Rabbis on film; Blues’ Jewish heritage night

One of the most important evenings on the secular calendar is fast approaching and inquiring minds want to know: Who’s going home with Oscar?

That’s Oscar as in the 82nd Academy Awards.


For the answers, I went straight to local Jewish spiritual leaders, as well as some cinema scholars in the community. You know what? Local rabbis as a rule (and I am grossly generalizing here) don’t see many movies and when they do, they tend to go for the reasons most of us go, escapism. Which is why the several I spoke to feel pretty confident “Avatar” will win the Academy Award for best picture.

“Even though it’s corny and predictably scripted, the way most blockbusters are, it was very entertaining and I liked its environmental message,” says Rabbi Brad “Roger Ebert” Horwitz, who also enjoyed Oscar-nominated best pictures “A Serious Man” and “Up.” Horwitz is the director of the Helene Mirowitz Department of Jewish Community Life at the JCC.

Rabbi Mark Fasman of Shaare Zedek also gives two thumbs up to “Avatar,” and offers the following observation: “It was certainly entertaining and presented a thoughtful take on spirituality. I don’t think it was particularly deep, but it was an interesting movie and worth the money spent. The special effects and photography were certainly wonderful.” Seems Fasman has a future as a movie critic should the rabbi gig go south.

Dan Reich, educational director of the St. Louis Holocaust Museum, is a true film buff, having worked in a previous incarnation as director of the film programs at the Saint Louis Art Museum. He, too, picks “Avatar” to win best picture and admits while it isn’t a movie he would have typically sought out, he enjoyed it very much.

“It changed the face of the medium,” says Reich. “It was fine as a film but it’s incredible as a technical achievement and offers genre-busting special effects. Any other film would have to be very strong to beat ‘Avatar,’ though ‘Hurt Locker,’ which I haven’t seen but heard was terrific, is the dark horse.”

Lastly, Zelda Sparks, who produces the St. Louis Jewish Film Festival, admits that she has been delinquent in getting to this year’s Oscar-nominated films but she did see “A’jami,” the Israeli film nominated in the best foreign language film category. “It is a very dark movie both in subject matter and the way it is lighted,” says Sparks, “but it is an important film that people should see. I would be surprised if it won, but that would be terrific.”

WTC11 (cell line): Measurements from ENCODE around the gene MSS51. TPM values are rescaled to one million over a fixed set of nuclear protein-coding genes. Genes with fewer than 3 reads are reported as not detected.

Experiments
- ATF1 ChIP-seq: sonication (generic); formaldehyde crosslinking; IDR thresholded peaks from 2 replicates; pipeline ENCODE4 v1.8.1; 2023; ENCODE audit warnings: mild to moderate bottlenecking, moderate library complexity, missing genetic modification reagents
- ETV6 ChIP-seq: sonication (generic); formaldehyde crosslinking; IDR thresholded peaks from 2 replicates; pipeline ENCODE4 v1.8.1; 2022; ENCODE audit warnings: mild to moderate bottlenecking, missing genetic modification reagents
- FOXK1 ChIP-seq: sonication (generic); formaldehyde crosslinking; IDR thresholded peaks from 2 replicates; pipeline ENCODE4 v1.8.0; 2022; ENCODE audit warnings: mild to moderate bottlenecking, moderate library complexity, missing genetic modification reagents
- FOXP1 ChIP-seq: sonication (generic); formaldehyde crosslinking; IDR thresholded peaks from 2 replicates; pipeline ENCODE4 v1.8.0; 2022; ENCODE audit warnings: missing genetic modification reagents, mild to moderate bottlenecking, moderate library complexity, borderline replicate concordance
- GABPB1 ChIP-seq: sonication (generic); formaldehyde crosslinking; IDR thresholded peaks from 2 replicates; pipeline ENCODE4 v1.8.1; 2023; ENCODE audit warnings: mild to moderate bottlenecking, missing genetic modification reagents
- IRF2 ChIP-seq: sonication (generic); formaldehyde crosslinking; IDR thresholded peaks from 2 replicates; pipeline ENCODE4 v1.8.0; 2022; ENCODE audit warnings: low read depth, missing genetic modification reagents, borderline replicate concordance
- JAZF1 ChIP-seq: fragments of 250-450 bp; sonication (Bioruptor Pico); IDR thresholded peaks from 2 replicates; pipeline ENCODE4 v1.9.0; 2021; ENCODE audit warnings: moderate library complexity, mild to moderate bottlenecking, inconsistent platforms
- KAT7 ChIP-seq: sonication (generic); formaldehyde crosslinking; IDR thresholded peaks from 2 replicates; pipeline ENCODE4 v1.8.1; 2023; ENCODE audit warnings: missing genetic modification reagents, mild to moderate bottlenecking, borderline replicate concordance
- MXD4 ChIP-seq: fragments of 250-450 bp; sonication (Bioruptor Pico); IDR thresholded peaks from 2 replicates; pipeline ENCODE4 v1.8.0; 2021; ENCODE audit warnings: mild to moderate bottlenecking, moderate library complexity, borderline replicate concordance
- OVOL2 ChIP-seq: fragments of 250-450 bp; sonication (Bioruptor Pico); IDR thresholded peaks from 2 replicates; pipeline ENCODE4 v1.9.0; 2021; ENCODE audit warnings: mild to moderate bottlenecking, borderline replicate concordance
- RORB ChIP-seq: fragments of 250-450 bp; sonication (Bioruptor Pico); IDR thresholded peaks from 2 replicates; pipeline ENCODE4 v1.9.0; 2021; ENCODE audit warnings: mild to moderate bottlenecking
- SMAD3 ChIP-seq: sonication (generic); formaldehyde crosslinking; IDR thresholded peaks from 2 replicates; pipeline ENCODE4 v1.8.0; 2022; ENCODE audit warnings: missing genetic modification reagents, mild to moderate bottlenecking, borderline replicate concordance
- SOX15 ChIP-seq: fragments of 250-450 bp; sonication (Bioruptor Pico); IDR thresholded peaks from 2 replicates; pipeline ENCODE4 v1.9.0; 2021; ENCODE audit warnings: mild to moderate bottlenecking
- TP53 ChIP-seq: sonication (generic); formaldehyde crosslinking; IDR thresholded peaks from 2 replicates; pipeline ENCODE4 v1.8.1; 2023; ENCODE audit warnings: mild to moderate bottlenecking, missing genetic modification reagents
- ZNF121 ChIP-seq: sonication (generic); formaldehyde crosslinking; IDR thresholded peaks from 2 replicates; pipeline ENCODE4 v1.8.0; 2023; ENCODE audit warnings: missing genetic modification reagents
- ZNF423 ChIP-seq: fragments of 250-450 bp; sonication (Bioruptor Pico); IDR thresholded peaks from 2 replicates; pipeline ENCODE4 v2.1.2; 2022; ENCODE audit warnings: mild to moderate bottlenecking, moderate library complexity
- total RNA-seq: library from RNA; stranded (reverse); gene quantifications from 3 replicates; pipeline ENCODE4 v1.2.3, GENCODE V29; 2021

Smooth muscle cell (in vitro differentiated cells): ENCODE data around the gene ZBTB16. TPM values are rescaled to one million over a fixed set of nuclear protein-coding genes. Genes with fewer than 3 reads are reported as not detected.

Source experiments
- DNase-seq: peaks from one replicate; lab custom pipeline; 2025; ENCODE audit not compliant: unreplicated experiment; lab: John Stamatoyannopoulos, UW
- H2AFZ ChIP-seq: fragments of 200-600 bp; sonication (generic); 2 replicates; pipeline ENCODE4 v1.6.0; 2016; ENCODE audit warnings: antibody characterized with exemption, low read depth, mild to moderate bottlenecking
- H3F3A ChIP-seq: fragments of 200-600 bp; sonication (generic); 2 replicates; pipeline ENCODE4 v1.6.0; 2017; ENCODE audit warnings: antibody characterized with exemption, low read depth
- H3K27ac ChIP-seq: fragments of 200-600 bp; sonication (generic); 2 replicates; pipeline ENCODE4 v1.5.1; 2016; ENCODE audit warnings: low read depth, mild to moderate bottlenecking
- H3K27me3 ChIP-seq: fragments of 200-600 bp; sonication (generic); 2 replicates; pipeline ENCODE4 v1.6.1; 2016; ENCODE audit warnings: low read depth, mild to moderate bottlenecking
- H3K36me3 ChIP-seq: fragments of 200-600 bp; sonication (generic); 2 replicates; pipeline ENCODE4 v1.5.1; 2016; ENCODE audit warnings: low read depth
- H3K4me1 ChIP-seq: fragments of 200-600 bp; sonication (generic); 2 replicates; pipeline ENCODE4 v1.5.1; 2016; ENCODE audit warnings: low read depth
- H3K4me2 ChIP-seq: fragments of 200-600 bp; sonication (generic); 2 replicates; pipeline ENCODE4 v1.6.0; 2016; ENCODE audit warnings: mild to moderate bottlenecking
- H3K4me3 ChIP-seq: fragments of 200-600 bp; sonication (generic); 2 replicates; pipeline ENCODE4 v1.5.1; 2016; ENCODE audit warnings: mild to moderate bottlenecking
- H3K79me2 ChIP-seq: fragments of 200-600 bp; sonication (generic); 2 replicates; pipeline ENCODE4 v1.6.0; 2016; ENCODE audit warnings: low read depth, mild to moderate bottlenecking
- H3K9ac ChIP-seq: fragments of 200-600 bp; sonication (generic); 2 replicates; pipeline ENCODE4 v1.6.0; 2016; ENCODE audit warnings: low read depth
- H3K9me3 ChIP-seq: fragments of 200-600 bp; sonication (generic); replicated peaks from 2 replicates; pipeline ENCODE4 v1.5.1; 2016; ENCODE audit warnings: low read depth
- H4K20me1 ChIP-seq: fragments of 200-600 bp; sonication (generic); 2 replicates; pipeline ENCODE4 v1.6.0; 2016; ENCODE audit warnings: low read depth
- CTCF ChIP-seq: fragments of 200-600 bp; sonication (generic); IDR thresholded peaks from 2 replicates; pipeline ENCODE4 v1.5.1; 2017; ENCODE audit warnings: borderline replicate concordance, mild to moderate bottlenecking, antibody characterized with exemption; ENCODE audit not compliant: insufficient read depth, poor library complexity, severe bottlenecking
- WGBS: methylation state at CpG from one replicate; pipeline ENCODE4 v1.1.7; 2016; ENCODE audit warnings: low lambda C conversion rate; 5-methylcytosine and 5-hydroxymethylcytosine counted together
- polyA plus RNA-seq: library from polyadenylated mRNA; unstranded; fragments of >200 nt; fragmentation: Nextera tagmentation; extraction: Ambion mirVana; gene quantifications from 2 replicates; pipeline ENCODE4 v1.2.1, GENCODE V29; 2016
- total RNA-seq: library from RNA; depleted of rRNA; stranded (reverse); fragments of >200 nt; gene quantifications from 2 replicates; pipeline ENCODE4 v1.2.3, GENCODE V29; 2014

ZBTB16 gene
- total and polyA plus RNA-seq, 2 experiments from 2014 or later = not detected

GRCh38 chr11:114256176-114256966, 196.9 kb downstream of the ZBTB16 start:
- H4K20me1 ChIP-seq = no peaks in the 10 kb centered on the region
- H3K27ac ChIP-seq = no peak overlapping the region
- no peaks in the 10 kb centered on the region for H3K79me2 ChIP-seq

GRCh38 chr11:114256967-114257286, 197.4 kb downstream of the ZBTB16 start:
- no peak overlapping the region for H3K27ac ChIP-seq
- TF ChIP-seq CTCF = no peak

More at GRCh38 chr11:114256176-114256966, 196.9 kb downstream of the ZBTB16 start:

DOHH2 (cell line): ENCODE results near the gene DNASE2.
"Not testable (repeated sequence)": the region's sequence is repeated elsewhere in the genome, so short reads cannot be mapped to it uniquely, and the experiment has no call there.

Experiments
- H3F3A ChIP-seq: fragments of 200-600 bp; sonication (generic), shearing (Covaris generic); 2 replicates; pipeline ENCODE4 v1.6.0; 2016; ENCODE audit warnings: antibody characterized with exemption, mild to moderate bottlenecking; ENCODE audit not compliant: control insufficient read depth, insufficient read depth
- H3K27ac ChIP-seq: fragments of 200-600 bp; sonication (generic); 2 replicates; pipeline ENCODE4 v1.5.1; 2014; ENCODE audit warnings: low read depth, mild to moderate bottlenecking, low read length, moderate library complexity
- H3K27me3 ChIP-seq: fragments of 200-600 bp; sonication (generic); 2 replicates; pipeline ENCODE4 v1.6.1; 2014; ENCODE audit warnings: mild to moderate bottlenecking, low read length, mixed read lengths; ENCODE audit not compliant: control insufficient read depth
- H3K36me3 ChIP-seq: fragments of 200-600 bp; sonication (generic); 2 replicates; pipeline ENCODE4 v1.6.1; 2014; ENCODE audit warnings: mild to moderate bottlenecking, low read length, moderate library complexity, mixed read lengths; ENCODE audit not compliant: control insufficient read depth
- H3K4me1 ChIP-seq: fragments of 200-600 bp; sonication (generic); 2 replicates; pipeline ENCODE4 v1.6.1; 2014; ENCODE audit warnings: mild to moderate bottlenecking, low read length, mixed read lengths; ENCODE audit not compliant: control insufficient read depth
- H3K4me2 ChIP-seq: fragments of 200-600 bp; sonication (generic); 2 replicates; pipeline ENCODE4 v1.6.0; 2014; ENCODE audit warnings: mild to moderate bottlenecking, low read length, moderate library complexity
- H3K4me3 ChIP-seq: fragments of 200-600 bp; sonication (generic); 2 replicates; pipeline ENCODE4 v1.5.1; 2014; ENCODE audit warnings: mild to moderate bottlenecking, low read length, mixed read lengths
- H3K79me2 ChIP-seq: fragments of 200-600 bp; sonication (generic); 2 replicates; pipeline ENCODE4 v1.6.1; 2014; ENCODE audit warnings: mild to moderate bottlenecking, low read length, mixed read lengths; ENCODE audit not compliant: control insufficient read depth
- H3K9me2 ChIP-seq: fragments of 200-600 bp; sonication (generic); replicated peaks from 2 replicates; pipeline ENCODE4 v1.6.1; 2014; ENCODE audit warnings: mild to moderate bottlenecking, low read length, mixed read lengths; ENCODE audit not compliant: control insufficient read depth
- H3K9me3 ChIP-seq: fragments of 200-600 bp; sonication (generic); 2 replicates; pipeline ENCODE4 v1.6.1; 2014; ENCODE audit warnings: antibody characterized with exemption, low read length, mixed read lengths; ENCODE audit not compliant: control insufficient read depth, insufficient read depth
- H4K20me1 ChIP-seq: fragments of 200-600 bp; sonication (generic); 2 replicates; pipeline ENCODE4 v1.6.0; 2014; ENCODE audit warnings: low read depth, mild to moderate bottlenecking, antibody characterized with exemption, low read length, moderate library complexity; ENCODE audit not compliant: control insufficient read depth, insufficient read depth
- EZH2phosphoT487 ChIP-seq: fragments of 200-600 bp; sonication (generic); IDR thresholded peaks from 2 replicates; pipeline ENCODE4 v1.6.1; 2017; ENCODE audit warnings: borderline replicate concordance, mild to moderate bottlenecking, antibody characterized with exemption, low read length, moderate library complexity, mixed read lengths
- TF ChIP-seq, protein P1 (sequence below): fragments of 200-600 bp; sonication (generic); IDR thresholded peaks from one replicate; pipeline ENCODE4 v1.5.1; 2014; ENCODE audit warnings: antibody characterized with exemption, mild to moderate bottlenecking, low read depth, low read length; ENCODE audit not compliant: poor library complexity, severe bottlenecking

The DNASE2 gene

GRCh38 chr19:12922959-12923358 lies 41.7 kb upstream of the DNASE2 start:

So there you have it. For what it’s worth, here are my picks: “The Hurt Locker” for best movie, Jeff Bridges for best actor (“Crazy Heart”); Sandra Bullock for best actress (“The Blind Side,” though Meryl Streep should win for “Julie and Julia”); Mo’nique for best supporting actress (“Precious”) and Christoph Waltz for best supporting actor (“Inglourious Basterds”).

The Academy Awards air at 7 p.m. Sunday on ABC (Channel 30).

Blues announce Jewish Heritage night

Just got off the phone with Jeff Lesser, a recent Washington University graduate who is now working for the St. Louis Blues as a sales representative. Lesser explained that he proposed –and the Blues accepted — a Jewish Heritage Night. Lesser’s hope is that the St. Louis Jewish community will come out for a night of entertainment and professional hockey as the Blues take on the Edmonton Oilers in St. Louis’ attempt to reach the Western Conference playoffs for the second straight year. Tickets will be discounted for the event, which is set for 5 p.m. Sunday, March 28.

“Jewish Heritage Night is catered to the entire Jewish community of St. Louis, Blues fans and non-Blues fans alike,” says Lesser. “It is conveniently scheduled towards the end of the season yet before the start of Passover in order to allow the entire community to come out, whether it is for the excitement of our playoff run or just to experience Blues hockey for the first time.

Synagogues, youth groups, and families throughout the St. Louis area are encouraged to take advantage of the discounted tickets that the Blues have made available for the game. “Hopefully we can get a strong showing from the community and be able to make Jewish Heritage Night a St. Louis Blues’ tradition,” Lesser says. “Maybe next year we can even invite a cantor to sing the National Anthem.”

Tickets to the game range from $22 to $75. The biggest discounts occur in the club corner sections, which are equipped with all-inclusive food and drink and in-seat wait service. While the price for these seats is typically $138, it is discounted to $75 for this one-night offer. Also in the lower bowl, plaza corner seats are discounted from $83 to $50 and plaza end lows are marked down from $53 to $35. The “cheap seats,” which are normally $34, are $22.

For more information on Jewish Heritage Night or to purchase tickets, please contact Lesser at 314.589.5962, or email him at [email protected]

Honored hamantashen

Congrats to Pratzel’s Bakery in Clayton, which came in fourth in a nationwide search for best hamantashen.

According to Tablet magazine, “These hamantashen most resembled the home-baked kind, which charmed some of our judges and repulsed others, and the apple-pie filling flavor was a nice, creative touch. Still, all those around the tasting table agreed that ‘the strange smell’ and the ‘undercooked texture’ made Pratzel’s cookie less than perfect.

“If these are Haman’s ears,” quipped one judge, “I’d like to see his nose.” The pastry scored a 2.3 on a scale of 5.0.

Judges scored in five categories: appearance, filling-to-dough ratio, overall taste, texture and consistency, and how badly they wanted another. The top winner, Russ & Daughters of New York, scored a 3.9.

Tablet, by the way, is a daily online magazine of Jewish news, ideas and culture. Launched in June 2009, it’s a project of the not-for-profit Nextbook Inc. and the sister organization of Nextbook Press, which publishes a line of Jewish-themed books.